The average age of most patients at the time they are diagnosed with LBCL is 66, and patients over the age of 65 tend to have worse survival rates than younger patients. However, less than a quarter of the patients in the pivotal clinical trials leading to FDA approval of Yescarta and Kymriah were over the age of 65. The strict eligibility criteria of these randomized clinical trials tend to yield trial cohorts that are biased toward healthier older patients. Left out repeatedly are the patients most likely to receive this therapy in the real world: older patients, those with comorbidities, and those considered to be frail or vulnerable.
One single-institution study specifically addressed this issue by examining the real-world outcomes of older patients who were referred for Yescarta or Kymriah therapy between January 2018 and March 2019 . Forty-two patients aged 65 and over received a geriatric assessment before or on the day of hospital admission. Only 24 of the 42 ultimately received the CAR T-cell infusion; the other 18 either died or declined clinically and were deemed unfit for the treatment process. The geriatric assessment results and gender distribution were similar between the 2 sets of older patients. Twenty-five patients under the age of 65 received therapy during this period, and their baseline characteristics and clinical outcomes were compared to the older group. The older group had more comorbidities, but incidences of CRS, neurotoxicities, and ICU admissions were similar in both groups. Despite this study being limited by its small sample size, retrospective design, and selection bias, the results do show that older patients can benefit from CAR T-cell therapy. Furthermore, it supports that older patients should not be excluded from CAR T-cell therapy, provided that their care team meticulously manages toxicities.
In another report, researchers used the infrastructure of the Center for International Blood and Marrow Transplant Research database (CIBMTR) and presented Year 1 (of a planned 15-year follow-up) results on patients treated with Yescarta . This analysis included post-approval safety and efficacy data on 295 patients representing 43 US centers. The registry has a more substantial proportion of higher-risk patients (i.e., older, more inferior performance status, and higher incidence of transformed or double-hit lymphoma) compared to the ZUMA-1 clinical trials and the pivotal trial leading to the approval of Yescarta. Response outcomes and adverse event profiles of the registry group were similar to the ZUMA-1 group. Within the registry group, older patients (over 65) had similar clinical outcomes and adverse events, including rates or CRS, as younger patients (65 and under). A separate study looking at Medicare claims showed similar findings and concluded that older patients could be treated successfully with CAR T-cell therapy, resulting in lower healthcare costs, post-indexed care .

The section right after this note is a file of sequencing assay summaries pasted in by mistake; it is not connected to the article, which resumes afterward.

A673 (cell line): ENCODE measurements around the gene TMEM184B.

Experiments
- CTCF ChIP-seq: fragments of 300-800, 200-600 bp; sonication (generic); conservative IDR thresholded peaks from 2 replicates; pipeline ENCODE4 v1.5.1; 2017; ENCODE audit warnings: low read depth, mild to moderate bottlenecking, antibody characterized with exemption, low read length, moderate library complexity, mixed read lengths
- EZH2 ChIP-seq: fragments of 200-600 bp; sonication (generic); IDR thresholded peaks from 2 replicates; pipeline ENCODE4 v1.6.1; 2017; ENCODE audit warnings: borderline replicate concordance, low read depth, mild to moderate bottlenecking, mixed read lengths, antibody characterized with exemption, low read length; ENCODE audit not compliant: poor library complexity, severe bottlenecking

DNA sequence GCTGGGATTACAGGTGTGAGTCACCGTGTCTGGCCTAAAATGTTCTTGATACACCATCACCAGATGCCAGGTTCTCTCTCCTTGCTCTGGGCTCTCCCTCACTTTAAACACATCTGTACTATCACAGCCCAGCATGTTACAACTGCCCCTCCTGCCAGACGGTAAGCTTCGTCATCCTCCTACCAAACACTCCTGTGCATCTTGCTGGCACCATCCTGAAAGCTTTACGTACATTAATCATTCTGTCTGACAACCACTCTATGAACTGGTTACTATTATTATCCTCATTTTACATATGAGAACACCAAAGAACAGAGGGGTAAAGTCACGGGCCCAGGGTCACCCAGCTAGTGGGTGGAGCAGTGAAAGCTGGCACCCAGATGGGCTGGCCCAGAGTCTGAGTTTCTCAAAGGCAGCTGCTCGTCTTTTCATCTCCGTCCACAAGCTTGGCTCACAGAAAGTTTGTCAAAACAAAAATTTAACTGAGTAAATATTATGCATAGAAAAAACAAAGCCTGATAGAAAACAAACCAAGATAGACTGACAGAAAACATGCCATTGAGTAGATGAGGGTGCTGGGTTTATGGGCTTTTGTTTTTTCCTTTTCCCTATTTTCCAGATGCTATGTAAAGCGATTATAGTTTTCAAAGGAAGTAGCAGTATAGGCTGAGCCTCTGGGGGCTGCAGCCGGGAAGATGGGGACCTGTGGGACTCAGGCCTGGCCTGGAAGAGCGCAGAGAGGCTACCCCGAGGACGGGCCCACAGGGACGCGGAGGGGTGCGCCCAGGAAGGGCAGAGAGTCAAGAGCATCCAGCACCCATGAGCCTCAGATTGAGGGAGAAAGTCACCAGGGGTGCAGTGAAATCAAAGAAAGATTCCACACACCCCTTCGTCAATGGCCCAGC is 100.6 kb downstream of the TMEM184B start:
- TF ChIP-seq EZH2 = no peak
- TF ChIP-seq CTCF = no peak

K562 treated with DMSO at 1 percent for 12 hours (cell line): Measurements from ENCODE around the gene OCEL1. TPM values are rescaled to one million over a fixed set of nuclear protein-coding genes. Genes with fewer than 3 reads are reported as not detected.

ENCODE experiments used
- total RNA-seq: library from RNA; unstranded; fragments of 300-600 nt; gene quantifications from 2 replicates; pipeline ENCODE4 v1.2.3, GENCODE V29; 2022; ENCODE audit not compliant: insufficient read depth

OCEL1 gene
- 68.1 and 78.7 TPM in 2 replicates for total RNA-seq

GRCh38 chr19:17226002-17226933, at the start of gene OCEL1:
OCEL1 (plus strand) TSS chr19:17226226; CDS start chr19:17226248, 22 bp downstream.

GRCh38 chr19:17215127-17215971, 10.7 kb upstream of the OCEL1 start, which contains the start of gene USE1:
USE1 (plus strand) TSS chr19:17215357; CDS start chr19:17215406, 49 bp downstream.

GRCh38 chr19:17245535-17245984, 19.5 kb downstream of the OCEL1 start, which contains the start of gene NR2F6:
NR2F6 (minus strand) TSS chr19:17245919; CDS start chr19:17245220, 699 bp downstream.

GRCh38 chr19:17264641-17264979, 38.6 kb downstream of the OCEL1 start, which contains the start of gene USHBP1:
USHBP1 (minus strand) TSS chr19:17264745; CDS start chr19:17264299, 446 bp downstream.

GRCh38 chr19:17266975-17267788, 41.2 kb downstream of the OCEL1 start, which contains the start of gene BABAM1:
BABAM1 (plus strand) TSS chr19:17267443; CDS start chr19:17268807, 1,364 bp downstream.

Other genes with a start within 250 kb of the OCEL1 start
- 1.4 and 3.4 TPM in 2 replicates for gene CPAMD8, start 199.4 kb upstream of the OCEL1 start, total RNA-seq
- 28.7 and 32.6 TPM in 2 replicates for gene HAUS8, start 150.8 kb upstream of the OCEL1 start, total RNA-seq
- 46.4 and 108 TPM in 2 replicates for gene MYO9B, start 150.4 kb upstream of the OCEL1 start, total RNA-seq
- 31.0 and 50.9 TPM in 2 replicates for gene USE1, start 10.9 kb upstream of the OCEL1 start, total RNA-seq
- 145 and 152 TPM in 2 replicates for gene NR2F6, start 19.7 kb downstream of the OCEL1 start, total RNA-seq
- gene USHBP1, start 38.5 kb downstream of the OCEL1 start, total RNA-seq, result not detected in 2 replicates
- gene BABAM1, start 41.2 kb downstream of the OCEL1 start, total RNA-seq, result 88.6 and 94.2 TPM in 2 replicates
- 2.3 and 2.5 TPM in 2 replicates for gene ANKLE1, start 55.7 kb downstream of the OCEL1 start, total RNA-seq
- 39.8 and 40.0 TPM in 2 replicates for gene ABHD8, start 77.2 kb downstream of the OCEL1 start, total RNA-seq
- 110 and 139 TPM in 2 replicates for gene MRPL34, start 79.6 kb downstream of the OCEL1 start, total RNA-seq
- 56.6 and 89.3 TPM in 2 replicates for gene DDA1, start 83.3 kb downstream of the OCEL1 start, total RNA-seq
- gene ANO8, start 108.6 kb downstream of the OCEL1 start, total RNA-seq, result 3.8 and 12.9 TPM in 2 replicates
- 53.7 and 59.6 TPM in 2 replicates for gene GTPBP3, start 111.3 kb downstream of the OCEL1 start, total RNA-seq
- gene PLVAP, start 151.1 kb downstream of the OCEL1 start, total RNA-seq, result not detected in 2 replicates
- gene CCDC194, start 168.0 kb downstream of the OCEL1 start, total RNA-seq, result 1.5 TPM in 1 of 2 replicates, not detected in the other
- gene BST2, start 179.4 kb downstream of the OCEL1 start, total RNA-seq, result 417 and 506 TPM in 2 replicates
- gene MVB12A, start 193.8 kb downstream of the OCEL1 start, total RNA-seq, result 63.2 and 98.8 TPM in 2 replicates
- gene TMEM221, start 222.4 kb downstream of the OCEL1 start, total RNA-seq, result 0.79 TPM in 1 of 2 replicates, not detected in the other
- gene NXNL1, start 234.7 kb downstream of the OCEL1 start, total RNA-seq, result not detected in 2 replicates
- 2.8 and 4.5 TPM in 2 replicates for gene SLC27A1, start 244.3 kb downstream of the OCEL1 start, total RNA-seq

Additionally, the RWE scientific team at Cardinal Health reported real-world adverse events in older versus younger patients using the FDA Adverse Events Reporting System (FAERS) database and presented data specific to Yescarta and Kymriah neurotoxicities [5,6]. We found that 39% of the adverse event cases reported involved older patients. The older patient group had a higher incidence of neurotoxicity and atrial fibrillation, while the younger patient group had a higher incidence of CRS (eg, pyrexia and tachycardia). The younger patient group also had higher rates of hospitalization; this appears to be counter-intuitive and hence could provide greater insight into side-effect management. A second abstract focused on neurological adverse events associated with CAR T-cell therapy. Neurological adverse events are common in real-world CAR T-cell therapy administration; it is reported in 65% of adverse event cases. The types of neurological adverse events reported resembled those reported in the clinical trials and were associated with the agent used, age ≥ 65, as well as the simultaneous presence of CRS, cardiac, and psychiatric AEs.
There is increasing evidence from real-world data supporting the utilization and tolerability of Yescarta and Kymriah in patient populations beyond those included in the pivotal clinical trials. The efficacy and safety observed in older patients are not statistically different from younger patients. Longer follow-up is needed to assess the duration of response in patients treated in the real-world.